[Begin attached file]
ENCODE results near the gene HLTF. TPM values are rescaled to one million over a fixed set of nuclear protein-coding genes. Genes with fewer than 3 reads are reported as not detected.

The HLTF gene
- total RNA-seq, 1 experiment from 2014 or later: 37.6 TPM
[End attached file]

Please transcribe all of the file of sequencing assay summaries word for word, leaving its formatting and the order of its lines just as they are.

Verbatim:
ENCODE results near the gene HLTF. TPM values are rescaled to one million over a fixed set of nuclear protein-coding genes. Genes with fewer than 3 reads are reported as not detected.

The HLTF gene
- total RNA-seq, 1 experiment from 2014 or later: 37.6 TPM